Paper Towns Page 33

She raises her fingers to her lips, as if concentrating, or as if hiding her mouth from me, or as if to feel the words she speaks. ’’You\'re pretty something,’’ she says finally. She stares at me, my eyes and her eyes and nothing between them. I have nothing to gain from kissing her. But I am no longer looking to gain anything. ’’There\'s something I have to do,’’ I say, and she nods very slightly, as if she knows the something, and I kiss her.

It ends quite a while later when she says, ’’You can come to New York. It will be fun. It will be like kissing.’’

And I say, ’’Kissing is pretty something.’’

And she says, ’’You\'re saying no.’’

And I say, ’’Margo, I have a whole life there, and I\'m not you, and I ’’ But I can\'t say anything because she kisses me again, and it\'s in the moment that she kisses me that I know without question that we\'re headed in different directions. She stands up and walks over to where we were sleeping, to her backpack. She pulls out the moleskin notebook, walks back to the grave, and places it in the ground.

’’I\'ll miss you,’’ she whispers, and I don\'t know if she\'s talking to me or to the notebook. Nor do I know to whom I\'m talking when I say, ’’As will I.’’

’’Godspeed, Robert Joyner,’’ I say, and drop a handful of dirt onto the notebook.

’’Godspeed, young and heroic Quentin Jacobsen,’’ she says, tossing in dirt of her own.

Another handful as I say, ’’Godspeed, fearless Orlandoan Margo Roth Spiegelman.’’

And another as she says, ’’Godspeed, magical puppy Myrna Mountweazel.’’ We shove the dirt over the book, tamping down the disturbed soil. The grass will grow back soon enough. It will be for us the beautiful uncut hair of graves.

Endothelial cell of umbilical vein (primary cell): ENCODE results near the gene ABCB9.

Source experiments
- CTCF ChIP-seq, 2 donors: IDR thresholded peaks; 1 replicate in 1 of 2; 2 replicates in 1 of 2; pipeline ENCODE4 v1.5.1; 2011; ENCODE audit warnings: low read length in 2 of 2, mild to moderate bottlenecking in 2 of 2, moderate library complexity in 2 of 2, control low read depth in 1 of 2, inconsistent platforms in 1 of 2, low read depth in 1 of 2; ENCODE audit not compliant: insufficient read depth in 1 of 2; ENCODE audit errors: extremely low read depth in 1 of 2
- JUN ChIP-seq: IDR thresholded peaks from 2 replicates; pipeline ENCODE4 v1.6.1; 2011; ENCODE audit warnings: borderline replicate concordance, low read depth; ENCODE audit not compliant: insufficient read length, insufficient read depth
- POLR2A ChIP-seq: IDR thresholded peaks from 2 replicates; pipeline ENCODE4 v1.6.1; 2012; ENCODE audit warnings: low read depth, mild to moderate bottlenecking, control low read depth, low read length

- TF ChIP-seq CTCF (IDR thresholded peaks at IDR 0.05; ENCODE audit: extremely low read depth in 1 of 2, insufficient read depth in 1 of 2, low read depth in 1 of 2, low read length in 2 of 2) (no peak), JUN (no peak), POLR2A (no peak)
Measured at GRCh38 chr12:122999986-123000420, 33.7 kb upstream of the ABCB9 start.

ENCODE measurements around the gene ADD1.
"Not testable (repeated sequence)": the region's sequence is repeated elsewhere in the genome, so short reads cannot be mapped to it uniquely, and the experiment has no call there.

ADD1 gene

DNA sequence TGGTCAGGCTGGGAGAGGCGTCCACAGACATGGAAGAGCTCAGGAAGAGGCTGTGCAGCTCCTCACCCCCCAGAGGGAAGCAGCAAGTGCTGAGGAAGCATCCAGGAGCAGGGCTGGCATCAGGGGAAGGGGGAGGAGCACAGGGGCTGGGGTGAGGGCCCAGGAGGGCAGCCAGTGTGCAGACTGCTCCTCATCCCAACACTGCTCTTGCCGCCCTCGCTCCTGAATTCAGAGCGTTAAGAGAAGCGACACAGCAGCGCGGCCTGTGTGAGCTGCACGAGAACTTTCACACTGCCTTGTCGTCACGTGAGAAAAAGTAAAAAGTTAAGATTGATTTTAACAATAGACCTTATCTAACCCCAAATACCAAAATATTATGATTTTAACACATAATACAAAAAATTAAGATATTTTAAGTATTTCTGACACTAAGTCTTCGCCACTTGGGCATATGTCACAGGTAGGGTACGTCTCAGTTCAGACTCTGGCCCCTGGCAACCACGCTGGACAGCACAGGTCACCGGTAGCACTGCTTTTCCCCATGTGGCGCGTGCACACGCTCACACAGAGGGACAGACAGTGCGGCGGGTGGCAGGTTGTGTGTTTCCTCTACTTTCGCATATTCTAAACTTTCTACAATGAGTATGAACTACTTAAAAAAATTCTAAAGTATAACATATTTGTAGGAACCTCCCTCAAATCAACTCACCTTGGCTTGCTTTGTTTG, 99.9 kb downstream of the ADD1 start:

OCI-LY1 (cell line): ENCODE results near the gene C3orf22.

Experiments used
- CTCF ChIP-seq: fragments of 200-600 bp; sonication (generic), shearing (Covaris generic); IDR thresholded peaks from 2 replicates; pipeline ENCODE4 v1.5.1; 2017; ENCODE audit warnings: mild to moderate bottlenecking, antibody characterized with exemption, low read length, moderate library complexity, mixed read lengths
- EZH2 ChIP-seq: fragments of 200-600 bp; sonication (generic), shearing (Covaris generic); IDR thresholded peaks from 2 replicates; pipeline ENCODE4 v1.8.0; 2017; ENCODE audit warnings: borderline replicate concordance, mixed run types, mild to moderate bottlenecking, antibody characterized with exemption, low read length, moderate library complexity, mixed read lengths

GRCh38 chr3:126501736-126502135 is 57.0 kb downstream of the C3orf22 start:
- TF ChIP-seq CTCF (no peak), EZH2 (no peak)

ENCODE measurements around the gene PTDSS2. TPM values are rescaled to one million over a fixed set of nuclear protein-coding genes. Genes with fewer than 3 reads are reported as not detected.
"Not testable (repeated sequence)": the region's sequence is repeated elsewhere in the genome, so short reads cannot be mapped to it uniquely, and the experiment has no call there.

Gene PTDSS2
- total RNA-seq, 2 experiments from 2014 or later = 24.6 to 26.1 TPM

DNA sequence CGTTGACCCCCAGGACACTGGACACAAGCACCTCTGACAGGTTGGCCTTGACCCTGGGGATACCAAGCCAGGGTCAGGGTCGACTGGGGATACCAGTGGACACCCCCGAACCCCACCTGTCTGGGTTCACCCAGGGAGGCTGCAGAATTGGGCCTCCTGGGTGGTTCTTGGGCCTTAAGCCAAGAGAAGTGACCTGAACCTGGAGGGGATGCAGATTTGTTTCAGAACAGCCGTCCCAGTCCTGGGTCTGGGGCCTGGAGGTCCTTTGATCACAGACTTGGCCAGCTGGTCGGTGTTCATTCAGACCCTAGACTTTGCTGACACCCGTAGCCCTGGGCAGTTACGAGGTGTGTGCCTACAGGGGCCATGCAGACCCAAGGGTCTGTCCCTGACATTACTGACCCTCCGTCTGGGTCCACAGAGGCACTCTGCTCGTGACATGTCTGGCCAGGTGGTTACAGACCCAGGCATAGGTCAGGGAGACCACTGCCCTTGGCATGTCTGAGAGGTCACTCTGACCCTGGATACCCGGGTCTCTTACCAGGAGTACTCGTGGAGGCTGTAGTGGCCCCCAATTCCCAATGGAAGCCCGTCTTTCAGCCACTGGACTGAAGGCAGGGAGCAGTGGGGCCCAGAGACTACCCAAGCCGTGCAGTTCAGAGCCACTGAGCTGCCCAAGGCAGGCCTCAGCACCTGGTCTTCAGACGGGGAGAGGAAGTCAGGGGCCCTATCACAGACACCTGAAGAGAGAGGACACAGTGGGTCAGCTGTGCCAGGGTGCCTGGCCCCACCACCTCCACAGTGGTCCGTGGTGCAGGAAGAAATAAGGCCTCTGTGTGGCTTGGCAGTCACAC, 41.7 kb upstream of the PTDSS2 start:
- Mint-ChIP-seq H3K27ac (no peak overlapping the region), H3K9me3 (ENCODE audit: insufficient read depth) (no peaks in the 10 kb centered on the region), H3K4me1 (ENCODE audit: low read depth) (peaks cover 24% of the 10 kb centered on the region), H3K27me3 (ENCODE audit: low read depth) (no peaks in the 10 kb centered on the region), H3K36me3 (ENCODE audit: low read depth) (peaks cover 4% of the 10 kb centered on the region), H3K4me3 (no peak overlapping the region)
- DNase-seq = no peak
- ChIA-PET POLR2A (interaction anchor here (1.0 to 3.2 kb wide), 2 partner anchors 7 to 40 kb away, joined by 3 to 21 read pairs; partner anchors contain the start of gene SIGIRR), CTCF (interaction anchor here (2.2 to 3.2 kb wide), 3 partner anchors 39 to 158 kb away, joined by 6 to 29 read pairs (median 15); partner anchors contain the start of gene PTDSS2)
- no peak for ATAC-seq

We hold hands rough with dirt as we walk back to the Agloe General Store. I help Margo carry her belongings an armful of clothes, her toiletries, and the desk chair to her car. The preciousness of the moment, which should make it easier to talk, makes it harder.

We\'re standing outside in the parking lot of a single-story motel when the good-byes become unavoidable. ’’I\'m gonna get a cell, and I\'ll call you,’’ she says. ’’And email. And post mysterious statements on Omnictionary\'s Paper Towns talk page.’’

I smile. ’’I\'ll email you when we get home,’’ I say, ’’and I expect a response.’’

’’You have my word. And I\'ll see you. We\'re not done seeing each other.’’

’’At the end of the summer, maybe, I can meet you somewhere before school,’’ I say.

’’Yeah,’’ she says. ’’Yeah, that\'s a good idea.’’ I smile and nod. She turns away, and I am wondering if she means any of it when I see her shoulders collapse. She is crying.

’’I\'ll see you then. And I\'ll write in the meantime,’’ I say.

’’Yes,’’ she says without turning around, her voice thick. ’’I\'ll write you, too.’’

It is saying these things that keeps us from falling apart. And maybe by imagining these futures we can make them real, and maybe not, but either way we must imagine them. The light rushes out and floods in.

I stand in this parking lot, realizing that I\'ve never been this far from home, and here is this girl I love and cannot follow. I hope this is the hero\'s errand, because not following her is the hardest thing I\'ve ever done.

I keep thinking she will get into the car, but she doesn\'t, and she finally turns around to me and I see her soaked eyes. The physical space between us evaporates. We play the broken strings of our instruments one last time.

I feel her hands on my back. And it is dark as I kiss her, but I have my eyes open and so does Margo. She is close enough to me that I can see her, because even now there is the outward sign of the invisible light, even at night in this parking lot on the outskirts of Agloe. After we kiss, our foreheads touch as we stare at each other. Yes, I can see her almost perfectly in this cracked darkness.

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